Sunday 28 July 2019



Saying farewell to the dark side doesn't mean the dark side wants rid of you. And I was about to be reminded of that fact.

1970, St Pauls, Bristol. A new decade, and JT Ellington is determined it will be a quiet one. He's stepped away from the private-eye game to scratch a living, respectable at last, as a school caretaker.

Still his nights are full of torment - guilt and ghosts that no prayers will banish but it's not until the past comes calling in the unwelcome form of Superintendent Fletcher that JT's resolve is truly tested.

Fletcher has a job for JT - and the hard-nosed cop can't be refused. A young man, Nikhil Suresh, has disappeared hours before his wedding; rumours abound and his family is distraught. JT is to investigate.

With what feels like blood money in his pocket, JT is plunged deep into a demi-monde of vice, violence and forbidden passion. An extraordinary, malevolent enemy is intent on destroying him. Now - seeking survival and redemption - JT must play as dirty and dangerous as those who want him dead.

A Sinner's Prayer, if the author's afterword is to be believed will be the last book in his J.T. Ellington series. Ellington is a Barbadian born sometime PI, living in Bristol in the late 60s, early 70s. Sounds like my kind of series with a new-to-me setting both in location and the time period when the events in the book occur. My only disappointment being that I didn't have the earlier books on my radar before reading this one. That said while events from Ellington's past and his troubled history are referenced throughout the course of this one, the author makes the book work well on it's own. I didn't feel like I was excluded from getting to know the main man.

A dispute at his school care-taking job leaves J.T. open to some less than subtle persuasion by the police. They want his assistance in asking around regarding the disappearance of a young Indian man' with Ellington hopefully having greater access to the immigrant communities than the police will ever have. Inevitably one things leads to another.

Bristol, St. Paul's, the West Indian community, family - past and present, loss, home life, bars, rum, culture, friendships, enemies, history, secrets, racism, a wedding, a disappearance, a hidden life, powerful acquaintances, homosexuality, a nightclub catering for a minority, a murder victim, another corpse, the council house, a bribe, an attempt to steer the investigation, blackmail, a fledgling romance....... and then the wheels come off and the initial enquiry morphs into a vicious war between a couple of rival criminal organisations that previously co-existed, with a reliance on extended family and one of Bristol's leading gangsters to ensure J.T.'s survival.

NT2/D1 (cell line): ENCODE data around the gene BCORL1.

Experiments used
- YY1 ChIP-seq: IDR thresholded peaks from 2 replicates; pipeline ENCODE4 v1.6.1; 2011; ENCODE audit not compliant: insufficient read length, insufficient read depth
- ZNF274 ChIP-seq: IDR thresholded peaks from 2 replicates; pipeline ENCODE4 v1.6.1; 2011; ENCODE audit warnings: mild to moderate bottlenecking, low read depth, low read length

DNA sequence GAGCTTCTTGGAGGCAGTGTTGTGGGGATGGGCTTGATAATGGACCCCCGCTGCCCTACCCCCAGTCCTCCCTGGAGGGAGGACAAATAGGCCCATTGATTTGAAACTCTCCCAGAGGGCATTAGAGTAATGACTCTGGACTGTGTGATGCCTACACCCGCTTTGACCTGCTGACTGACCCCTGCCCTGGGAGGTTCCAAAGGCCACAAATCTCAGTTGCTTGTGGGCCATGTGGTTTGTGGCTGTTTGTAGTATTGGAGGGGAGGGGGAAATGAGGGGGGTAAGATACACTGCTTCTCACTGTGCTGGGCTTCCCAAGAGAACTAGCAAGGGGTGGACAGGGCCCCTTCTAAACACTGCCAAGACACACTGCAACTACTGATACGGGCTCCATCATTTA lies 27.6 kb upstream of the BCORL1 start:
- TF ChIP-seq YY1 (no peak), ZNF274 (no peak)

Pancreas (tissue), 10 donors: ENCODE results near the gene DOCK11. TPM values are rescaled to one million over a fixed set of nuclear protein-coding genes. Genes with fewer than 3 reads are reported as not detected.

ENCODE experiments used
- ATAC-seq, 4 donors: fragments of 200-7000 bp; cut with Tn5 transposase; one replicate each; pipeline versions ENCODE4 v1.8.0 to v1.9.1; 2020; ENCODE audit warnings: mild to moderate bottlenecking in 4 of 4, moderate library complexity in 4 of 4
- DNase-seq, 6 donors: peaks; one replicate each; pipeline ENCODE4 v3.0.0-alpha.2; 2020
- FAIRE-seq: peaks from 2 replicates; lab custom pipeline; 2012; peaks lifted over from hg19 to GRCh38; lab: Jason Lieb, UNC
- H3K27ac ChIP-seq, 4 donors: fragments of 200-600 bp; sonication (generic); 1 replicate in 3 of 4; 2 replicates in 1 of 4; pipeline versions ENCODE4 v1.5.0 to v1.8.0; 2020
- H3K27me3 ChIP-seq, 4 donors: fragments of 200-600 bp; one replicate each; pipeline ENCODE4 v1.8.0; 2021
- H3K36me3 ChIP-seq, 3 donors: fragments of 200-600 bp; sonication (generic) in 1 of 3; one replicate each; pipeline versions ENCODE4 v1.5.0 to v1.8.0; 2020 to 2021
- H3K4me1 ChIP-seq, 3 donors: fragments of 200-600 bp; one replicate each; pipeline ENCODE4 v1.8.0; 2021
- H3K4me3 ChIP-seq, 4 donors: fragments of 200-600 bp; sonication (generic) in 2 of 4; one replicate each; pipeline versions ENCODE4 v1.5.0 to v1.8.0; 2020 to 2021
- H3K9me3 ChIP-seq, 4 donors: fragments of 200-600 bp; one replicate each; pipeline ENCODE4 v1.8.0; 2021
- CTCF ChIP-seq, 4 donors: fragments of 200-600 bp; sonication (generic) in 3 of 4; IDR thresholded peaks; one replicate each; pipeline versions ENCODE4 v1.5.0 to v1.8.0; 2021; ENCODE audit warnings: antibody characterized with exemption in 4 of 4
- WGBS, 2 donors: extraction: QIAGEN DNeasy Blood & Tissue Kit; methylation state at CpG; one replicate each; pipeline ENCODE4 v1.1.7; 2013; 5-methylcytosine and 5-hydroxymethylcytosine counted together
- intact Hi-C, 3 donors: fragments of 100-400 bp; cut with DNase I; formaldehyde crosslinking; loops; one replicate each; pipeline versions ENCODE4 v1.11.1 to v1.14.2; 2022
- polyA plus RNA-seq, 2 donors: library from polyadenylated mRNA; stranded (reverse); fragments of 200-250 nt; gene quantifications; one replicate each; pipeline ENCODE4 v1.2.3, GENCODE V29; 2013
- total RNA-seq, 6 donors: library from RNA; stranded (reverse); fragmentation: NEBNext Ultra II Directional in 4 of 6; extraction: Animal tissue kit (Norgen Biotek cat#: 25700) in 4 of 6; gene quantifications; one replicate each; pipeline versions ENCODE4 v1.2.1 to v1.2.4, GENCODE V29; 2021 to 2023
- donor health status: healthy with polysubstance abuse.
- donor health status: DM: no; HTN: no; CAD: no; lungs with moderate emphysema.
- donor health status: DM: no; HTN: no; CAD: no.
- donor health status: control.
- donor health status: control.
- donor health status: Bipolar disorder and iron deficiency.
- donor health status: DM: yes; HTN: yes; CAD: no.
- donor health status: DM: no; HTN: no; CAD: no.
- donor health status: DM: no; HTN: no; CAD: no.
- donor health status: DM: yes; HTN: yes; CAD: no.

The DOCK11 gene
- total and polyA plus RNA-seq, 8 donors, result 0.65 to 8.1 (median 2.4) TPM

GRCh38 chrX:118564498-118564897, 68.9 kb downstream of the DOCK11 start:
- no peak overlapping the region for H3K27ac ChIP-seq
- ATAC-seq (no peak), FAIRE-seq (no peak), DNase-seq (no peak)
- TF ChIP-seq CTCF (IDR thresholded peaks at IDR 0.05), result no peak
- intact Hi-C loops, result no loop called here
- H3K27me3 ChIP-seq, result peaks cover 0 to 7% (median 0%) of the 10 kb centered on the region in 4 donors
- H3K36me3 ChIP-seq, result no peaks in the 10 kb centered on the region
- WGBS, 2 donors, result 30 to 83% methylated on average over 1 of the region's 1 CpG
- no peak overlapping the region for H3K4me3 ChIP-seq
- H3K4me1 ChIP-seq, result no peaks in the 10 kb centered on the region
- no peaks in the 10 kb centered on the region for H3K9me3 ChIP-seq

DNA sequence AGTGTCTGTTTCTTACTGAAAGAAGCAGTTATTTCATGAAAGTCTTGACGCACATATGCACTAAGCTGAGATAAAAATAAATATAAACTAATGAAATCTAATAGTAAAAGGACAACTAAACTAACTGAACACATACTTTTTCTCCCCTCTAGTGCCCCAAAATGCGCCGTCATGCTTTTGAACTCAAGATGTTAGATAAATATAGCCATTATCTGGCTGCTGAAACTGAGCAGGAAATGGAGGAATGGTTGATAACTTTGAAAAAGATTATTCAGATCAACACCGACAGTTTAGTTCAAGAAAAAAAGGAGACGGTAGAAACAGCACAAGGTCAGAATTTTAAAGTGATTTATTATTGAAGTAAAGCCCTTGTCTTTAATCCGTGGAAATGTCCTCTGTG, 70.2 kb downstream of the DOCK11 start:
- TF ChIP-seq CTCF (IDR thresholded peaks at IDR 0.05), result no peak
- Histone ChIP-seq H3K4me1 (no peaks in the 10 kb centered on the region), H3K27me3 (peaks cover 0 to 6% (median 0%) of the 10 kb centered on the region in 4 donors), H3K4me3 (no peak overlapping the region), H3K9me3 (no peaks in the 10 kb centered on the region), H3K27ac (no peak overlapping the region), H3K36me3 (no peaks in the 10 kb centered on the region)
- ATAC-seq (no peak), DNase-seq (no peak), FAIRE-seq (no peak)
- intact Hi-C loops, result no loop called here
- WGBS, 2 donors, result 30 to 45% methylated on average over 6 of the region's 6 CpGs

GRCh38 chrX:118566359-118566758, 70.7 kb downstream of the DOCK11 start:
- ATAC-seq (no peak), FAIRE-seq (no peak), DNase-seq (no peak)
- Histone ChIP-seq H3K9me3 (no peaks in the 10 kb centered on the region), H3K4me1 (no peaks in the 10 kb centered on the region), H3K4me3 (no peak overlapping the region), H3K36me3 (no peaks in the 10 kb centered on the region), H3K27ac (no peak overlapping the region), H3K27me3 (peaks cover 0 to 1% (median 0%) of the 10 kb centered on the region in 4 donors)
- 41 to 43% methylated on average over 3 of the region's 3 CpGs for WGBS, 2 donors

There's lots I liked about this one. The main character is sympathetically portrayed. He's troubled and still trying to come to terms with the loss of his wife and daughter. He has an adopted daughter that he cares for dearly. He reveres his lost family and takes comfort from their visits to him in his dreams, but he's a practical man and manages to live in the present. He is prepared to break the law to protect himself and the ones he cares about, but feels guilty for necessarily indulging his dark side. He has layers - intelligence, a conscience, regrets, passion, love and an all-round amiability.

I enjoyed the time frame of the novel and the peek inside an immigrant community in a foreign land. Insults, suspicion, outright hostility and casual racism are prevalent and a timely reminder of when society was less enlightened and welcoming towards newcomers. I'm a child of the 60s and I think a lot of the attitudes on display are a thing of the past, though undoubtedly the EU membership referendum and the fall-out from it does seem to have re-awakened some viler traits in today's society.

I believed in the story and the evolution of the plot which kind of takes us far away from the start point of the novel, though in the end we get answers to the disappearance of the young man. There's pace to the story, not at a break neck speed, but with enough legs to maintain interest and propel the story forward. Plenty of action, enough to satisfy me - a beating or two, with some less than gentle interrogations, some gun play and death, but all in the context of the story, never gratuitous. And some lighter reflective moments.... love, family, friendship, loyalty, affection, care, romance,

Lots to like

4.5 from 5

M.P. Wright's earlier series books are Heartman, All Through the Night and Restless Coffins.
I hope to catch up with some, if not all of them.

Read - July, 2019
Published - 2019
Page count - 336
Source - review copy from Black and White Publishing
Format - paperback


  1. This might be one of those cases where our tastes run along similar lines, Col. I do like the context and time frame, and J.T. sounds like a very interesting character. It sounds as though the pacing and timing work well, too. I may have to look this series up...

    1. Margot, definitely one where I think our tastes overlap. I hope you can track something down by him.

  2. Ooo, sin-packed Bristol. It was calmer a couple or three decades later, when I was a moderately regular visitor. (Of course, the city's seedy underbelly of violence reared its ugly, er, head once more a couple of years ago, when Ben Stokes and Alex Hales came by . . .)

    This sounds like a first-rate novel, and indeed series. I'll have to go look it out.

    1. Ha, I suppose my first thoughts of Bristol and violence would have been the rioting in the 80s around St Pauls. Not singling this particular city out as they were fairly widespread nationwide. I'd forgotten about the two cricketers.
      I went there a year or two back with my wife and it was very nice.

      I think this one might be up your street.

  3. You're welcome, be sure to pop back and let me know what you thought of the book when you've read it! :-)